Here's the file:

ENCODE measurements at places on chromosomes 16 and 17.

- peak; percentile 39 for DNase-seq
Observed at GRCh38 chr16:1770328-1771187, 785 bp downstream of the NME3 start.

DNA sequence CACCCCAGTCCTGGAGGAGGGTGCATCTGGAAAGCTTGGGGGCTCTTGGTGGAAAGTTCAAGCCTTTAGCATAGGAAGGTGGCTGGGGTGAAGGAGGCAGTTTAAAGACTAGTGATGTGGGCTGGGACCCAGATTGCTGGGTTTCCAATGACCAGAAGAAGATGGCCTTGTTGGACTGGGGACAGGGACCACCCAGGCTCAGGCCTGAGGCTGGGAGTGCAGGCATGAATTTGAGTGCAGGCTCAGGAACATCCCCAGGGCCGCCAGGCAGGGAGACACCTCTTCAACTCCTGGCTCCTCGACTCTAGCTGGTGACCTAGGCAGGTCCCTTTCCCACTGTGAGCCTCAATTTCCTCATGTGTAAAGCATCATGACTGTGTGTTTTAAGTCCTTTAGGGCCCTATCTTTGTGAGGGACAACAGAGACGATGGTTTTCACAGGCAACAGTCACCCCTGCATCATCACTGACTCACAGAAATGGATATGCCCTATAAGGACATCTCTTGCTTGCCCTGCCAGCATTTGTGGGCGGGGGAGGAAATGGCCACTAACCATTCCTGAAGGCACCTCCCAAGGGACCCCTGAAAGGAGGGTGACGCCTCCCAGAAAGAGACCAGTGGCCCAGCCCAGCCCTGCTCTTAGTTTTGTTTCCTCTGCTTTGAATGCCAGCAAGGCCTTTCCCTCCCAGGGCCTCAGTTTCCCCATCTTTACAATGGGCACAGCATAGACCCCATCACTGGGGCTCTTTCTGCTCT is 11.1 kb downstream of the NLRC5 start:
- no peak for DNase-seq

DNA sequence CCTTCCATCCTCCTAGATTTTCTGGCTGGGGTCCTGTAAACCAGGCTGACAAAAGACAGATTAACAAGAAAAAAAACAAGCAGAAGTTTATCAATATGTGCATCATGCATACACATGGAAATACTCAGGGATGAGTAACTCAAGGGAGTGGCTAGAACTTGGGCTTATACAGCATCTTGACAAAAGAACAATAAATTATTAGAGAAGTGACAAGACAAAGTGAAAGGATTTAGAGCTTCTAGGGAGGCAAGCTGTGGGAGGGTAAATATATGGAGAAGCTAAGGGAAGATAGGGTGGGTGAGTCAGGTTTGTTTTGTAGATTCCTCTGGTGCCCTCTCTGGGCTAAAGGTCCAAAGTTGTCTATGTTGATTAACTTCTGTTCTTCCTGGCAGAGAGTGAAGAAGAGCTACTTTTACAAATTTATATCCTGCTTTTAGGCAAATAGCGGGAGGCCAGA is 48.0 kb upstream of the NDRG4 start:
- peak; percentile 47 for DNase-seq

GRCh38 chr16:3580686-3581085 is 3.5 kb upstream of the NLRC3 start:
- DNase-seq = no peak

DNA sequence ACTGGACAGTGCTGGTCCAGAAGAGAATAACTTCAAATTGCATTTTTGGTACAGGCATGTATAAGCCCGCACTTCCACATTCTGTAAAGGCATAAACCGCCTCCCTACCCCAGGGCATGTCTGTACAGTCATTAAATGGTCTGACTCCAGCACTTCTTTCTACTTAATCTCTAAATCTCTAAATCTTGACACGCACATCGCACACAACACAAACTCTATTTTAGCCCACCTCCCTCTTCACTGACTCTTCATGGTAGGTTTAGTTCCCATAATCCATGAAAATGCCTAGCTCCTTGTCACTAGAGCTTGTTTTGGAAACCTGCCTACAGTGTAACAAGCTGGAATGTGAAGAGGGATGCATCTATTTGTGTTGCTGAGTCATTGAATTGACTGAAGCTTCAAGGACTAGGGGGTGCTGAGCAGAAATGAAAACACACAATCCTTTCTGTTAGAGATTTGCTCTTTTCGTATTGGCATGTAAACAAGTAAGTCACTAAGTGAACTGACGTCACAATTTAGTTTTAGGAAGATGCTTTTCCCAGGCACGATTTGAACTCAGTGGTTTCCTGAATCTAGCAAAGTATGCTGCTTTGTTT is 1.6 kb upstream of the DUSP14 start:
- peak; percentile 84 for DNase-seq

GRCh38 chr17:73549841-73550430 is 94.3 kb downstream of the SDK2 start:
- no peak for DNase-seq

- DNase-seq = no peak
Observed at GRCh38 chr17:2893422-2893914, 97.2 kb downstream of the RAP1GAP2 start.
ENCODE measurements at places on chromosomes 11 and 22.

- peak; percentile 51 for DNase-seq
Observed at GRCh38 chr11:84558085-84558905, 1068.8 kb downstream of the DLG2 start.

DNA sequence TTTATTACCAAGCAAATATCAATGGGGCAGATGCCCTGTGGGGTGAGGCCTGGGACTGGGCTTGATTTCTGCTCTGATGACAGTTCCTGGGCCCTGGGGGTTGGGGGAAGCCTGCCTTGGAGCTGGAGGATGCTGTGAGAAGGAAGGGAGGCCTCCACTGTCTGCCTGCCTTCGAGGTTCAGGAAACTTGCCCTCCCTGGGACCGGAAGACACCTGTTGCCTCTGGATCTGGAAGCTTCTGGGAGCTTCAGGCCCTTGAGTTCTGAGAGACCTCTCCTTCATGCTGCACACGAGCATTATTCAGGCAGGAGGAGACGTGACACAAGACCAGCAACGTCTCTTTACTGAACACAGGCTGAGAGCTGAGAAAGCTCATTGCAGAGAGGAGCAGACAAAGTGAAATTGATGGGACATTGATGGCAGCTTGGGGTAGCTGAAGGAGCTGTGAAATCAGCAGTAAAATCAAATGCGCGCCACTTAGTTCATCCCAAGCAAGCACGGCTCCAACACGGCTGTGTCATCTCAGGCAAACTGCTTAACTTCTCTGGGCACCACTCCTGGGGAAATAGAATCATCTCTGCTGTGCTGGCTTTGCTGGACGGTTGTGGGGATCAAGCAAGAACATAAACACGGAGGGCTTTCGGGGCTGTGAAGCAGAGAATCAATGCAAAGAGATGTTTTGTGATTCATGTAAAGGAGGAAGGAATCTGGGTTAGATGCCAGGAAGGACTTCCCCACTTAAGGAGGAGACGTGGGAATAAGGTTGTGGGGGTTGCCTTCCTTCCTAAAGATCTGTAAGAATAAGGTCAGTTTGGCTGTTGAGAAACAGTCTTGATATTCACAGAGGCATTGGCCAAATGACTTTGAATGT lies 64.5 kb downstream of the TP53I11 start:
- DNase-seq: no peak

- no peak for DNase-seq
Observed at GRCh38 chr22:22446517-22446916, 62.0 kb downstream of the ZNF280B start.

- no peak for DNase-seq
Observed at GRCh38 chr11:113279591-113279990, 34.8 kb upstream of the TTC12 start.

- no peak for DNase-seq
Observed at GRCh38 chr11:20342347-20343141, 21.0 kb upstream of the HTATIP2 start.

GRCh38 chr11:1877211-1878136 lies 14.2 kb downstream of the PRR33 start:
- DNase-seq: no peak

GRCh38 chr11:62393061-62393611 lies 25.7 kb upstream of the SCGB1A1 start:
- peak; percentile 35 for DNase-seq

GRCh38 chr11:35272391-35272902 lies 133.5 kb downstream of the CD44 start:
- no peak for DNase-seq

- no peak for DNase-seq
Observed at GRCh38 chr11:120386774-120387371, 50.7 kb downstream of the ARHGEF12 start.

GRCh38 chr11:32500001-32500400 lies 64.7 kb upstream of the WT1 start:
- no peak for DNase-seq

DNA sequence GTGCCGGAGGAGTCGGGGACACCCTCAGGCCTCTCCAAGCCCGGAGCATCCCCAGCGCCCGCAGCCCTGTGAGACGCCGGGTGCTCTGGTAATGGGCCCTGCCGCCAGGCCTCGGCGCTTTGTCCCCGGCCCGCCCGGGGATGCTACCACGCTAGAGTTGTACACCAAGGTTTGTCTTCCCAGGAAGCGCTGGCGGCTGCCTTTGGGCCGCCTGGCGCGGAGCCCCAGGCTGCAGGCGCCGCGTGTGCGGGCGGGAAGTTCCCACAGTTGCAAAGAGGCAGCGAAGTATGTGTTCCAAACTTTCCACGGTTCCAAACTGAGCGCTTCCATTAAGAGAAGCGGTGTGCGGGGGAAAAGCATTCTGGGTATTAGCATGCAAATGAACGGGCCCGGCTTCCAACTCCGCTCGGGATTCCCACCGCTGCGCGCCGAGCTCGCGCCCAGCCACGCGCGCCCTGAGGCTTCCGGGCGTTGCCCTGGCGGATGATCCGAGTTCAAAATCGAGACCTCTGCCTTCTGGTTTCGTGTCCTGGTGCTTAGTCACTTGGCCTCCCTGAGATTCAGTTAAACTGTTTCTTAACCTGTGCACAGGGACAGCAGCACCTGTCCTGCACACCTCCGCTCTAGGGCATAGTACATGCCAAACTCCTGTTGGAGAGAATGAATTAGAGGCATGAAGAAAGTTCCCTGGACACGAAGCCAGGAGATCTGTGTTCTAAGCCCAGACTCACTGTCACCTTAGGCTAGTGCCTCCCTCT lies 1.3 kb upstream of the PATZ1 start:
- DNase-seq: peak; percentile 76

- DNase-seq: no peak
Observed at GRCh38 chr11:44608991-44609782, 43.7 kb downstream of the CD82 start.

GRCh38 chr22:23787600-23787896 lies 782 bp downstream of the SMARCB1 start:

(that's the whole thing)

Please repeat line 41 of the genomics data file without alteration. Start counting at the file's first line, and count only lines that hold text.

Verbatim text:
GRCh38 chr22:23787600-23787896 lies 782 bp downstream of the SMARCB1 start: